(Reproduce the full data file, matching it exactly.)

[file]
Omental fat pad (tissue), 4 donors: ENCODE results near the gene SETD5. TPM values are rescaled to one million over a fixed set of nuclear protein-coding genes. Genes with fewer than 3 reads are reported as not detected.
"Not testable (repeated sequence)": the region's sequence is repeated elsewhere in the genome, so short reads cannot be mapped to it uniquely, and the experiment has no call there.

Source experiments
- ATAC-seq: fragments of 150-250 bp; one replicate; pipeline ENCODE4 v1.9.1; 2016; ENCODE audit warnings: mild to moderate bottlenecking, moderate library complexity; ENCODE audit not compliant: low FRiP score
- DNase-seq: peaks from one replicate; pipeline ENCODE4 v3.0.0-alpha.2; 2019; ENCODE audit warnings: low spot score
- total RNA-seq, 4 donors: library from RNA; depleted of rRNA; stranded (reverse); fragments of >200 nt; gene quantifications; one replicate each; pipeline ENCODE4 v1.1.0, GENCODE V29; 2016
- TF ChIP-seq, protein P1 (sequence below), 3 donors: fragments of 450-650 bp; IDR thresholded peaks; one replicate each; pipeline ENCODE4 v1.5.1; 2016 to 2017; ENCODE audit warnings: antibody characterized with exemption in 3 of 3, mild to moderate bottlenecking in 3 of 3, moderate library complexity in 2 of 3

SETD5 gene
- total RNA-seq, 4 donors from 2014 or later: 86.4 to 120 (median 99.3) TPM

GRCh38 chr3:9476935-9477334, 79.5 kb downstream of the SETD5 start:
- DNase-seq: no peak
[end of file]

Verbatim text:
Omental fat pad (tissue), 4 donors: ENCODE results near the gene SETD5. TPM values are rescaled to one million over a fixed set of nuclear protein-coding genes. Genes with fewer than 3 reads are reported as not detected.
"Not testable (repeated sequence)": the region's sequence is repeated elsewhere in the genome, so short reads cannot be mapped to it uniquely, and the experiment has no call there.

Source experiments
- ATAC-seq: fragments of 150-250 bp; one replicate; pipeline ENCODE4 v1.9.1; 2016; ENCODE audit warnings: mild to moderate bottlenecking, moderate library complexity; ENCODE audit not compliant: low FRiP score
- DNase-seq: peaks from one replicate; pipeline ENCODE4 v3.0.0-alpha.2; 2019; ENCODE audit warnings: low spot score
- total RNA-seq, 4 donors: library from RNA; depleted of rRNA; stranded (reverse); fragments of >200 nt; gene quantifications; one replicate each; pipeline ENCODE4 v1.1.0, GENCODE V29; 2016
- TF ChIP-seq, protein P1 (sequence below), 3 donors: fragments of 450-650 bp; IDR thresholded peaks; one replicate each; pipeline ENCODE4 v1.5.1; 2016 to 2017; ENCODE audit warnings: antibody characterized with exemption in 3 of 3, mild to moderate bottlenecking in 3 of 3, moderate library complexity in 2 of 3

SETD5 gene
- total RNA-seq, 4 donors from 2014 or later: 86.4 to 120 (median 99.3) TPM

GRCh38 chr3:9476935-9477334, 79.5 kb downstream of the SETD5 start:
- DNase-seq: no peak